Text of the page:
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Healthy carbon?

Science | Researchers argue that atmospheric CO2 is good for the planet and the population

During February's annual meeting of the American Association for the Advancement of Science, researchers described how global warming could threaten humans. In one scenario, warming oceans increase algal blooms and result in a buildup of toxins in shellfish, which poison or kill those who eat them. In a second scenario, dust from warming-induced desertification settles in the oceans and encourages the proliferation of Vibrio bacteria, which would spread disease via seafood.

Elsewhere, scientists have pointed at dengue fever, which returned to the United States in 2009, and West Nile virus, introduced in 1999. Both are carried by mosquitoes, which thrive in warm weather. Even the CIA is worried: The agency established a department two years ago to study the impact of climate change on national security. The spread of disease is among the threats the office expects to encounter.

However, researchers who are paid to uncover global warming threats aren't necessarily paid to find anything else: Dr. Craig Idso, chairman of the Center for the Study of Carbon Dioxide and Global Change, told me by email that governmental organizations "either completely ignore or downplay the positive benefits of rising CO2 (and temperature for that matter) to a fault."

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Idso's new book, The Many Benefits of Atmospheric CO2 Enrichment, cowritten with his father Sherwood Idso, describes 55 ways that increased CO2 would benefit plants, the environment, and human health.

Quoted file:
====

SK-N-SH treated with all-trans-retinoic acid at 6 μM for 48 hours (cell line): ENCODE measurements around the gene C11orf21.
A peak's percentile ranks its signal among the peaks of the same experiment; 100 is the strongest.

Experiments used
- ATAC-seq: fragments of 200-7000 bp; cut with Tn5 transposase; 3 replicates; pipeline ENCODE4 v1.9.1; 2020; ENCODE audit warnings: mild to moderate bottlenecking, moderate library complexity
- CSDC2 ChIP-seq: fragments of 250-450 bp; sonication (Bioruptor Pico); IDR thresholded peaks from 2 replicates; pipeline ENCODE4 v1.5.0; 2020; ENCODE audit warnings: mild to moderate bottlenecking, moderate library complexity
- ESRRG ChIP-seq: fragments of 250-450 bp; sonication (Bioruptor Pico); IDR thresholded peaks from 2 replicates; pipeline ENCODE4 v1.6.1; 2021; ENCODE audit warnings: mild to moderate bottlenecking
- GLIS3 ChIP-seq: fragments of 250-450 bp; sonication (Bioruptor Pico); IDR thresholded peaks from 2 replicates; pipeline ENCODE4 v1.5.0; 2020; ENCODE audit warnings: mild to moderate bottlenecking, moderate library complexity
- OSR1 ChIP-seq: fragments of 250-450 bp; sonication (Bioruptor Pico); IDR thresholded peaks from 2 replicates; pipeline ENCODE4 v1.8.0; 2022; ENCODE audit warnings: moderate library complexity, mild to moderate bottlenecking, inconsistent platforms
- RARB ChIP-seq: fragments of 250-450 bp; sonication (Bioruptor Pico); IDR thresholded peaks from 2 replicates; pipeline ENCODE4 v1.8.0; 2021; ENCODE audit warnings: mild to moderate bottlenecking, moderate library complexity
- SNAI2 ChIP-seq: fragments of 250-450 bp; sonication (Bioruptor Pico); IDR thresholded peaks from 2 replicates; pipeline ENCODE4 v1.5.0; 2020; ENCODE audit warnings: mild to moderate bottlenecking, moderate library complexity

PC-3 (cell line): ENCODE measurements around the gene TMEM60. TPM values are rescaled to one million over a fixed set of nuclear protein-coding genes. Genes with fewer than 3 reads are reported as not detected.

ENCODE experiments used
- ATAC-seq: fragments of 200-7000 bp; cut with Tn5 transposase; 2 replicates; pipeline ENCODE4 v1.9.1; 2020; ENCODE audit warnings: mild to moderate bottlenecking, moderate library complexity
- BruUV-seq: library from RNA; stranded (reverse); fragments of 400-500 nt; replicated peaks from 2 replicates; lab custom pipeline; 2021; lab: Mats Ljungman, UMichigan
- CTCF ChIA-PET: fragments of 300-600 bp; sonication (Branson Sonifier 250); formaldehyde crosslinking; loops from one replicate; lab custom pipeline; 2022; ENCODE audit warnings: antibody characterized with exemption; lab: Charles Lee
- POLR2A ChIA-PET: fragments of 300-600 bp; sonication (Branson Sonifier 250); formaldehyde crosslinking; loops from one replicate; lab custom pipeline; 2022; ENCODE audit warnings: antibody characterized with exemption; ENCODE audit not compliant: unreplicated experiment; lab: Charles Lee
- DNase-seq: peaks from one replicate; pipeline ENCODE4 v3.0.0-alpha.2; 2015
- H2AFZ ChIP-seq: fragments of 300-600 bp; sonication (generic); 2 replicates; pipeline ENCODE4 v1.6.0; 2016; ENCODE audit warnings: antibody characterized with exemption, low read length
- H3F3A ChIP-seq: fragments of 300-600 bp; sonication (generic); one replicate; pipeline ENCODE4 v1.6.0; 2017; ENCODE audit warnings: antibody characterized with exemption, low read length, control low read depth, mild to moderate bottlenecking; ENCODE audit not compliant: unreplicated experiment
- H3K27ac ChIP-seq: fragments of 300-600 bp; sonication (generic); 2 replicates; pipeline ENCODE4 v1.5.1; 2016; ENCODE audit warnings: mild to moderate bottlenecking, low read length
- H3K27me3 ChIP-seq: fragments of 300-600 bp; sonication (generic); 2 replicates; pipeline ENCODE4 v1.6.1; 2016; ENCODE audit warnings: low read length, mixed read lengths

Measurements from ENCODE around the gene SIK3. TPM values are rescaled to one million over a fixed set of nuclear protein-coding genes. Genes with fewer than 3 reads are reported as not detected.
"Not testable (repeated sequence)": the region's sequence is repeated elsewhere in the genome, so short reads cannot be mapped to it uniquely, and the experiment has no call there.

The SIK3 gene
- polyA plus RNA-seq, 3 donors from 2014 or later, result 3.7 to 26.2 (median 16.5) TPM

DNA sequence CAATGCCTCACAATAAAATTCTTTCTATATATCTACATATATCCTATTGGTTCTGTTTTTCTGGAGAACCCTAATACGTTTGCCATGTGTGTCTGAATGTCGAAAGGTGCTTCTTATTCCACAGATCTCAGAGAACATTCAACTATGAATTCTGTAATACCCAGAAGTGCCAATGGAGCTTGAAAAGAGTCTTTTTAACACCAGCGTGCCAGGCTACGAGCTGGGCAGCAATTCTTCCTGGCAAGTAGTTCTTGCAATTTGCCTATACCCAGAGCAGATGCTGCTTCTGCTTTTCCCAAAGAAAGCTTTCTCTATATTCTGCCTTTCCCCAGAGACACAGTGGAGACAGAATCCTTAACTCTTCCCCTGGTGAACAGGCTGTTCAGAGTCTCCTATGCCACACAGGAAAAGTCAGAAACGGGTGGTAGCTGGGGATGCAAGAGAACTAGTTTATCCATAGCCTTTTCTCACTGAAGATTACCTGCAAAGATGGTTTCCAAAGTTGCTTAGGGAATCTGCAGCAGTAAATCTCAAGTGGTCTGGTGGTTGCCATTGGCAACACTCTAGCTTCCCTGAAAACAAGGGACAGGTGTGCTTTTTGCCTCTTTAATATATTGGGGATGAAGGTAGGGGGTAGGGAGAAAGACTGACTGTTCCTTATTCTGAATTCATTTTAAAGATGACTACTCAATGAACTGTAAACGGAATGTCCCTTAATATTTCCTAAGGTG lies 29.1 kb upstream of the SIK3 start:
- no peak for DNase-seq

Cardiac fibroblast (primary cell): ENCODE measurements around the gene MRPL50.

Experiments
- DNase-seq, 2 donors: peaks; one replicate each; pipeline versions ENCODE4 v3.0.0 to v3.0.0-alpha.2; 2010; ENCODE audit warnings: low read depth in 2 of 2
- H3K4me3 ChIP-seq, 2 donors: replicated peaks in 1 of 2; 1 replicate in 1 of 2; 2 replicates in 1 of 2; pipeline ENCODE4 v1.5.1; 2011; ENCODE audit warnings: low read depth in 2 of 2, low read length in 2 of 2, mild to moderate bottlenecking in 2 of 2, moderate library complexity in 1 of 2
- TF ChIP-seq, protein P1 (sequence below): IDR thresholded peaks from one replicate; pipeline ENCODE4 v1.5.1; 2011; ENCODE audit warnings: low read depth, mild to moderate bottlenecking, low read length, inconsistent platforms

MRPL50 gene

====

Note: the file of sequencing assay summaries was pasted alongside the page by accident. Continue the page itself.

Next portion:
Plants, for example, typically increase photosynthesis and growth in response to an increase in atmospheric CO2. Roots spread wider and seed production increases. Many foods become more nutritious: Oranges produce more vitamin C, soybeans more of their beneficial isoflavone compound. As plant growth increases, it sustains animal populations and stabilizes erosion. The overall picture is that the planet becomes more productive as CO2 increases.

Even if toxic seafood is a legitimate issue, Idso's organization points to numerous studies showing that cold spells, not heat waves, are far more likely to kill humans. A study of Spanish data last year found the death rate from cardiovascular, respiratory, and digestive system diseases was 15 percent higher in winter than in summer.

Scientists disagree about whether warming will increase infectious diseases or merely shift their geographic range. Many believe international travel and trade do more to spread diseases like dengue fever and West Nile virus than climate change ever will: University of Oxford ecologist Sarah Randolph wrote in 2009, "There is no single infectious disease whose increased incidence over recent decades can be reliably attributed to climate change."

Killer smile

Paleontologists working in Brazil found a skull from an extinct animal unusual for the fossil record: It had molar-like teeth that closed together comfortably-ideal for chewing plants-along with two crayon-sized saber teeth, which would be expected in a carnivore. The researchers chalked the animal up as a vegetarian, but puzzled over the sabers. They speculated the pig-sized Tiarajudens eccentricus used them to scare predators, impress mates, or fight rivals. Musk deer have similar canines, proving beasts need not be predators to sport a mean smile.

Daniel James Devine
Daniel James Devine

Daniel is managing editor of WORLD Magazine and lives in Indiana. Follow Daniel on Twitter @DanJamDevine.


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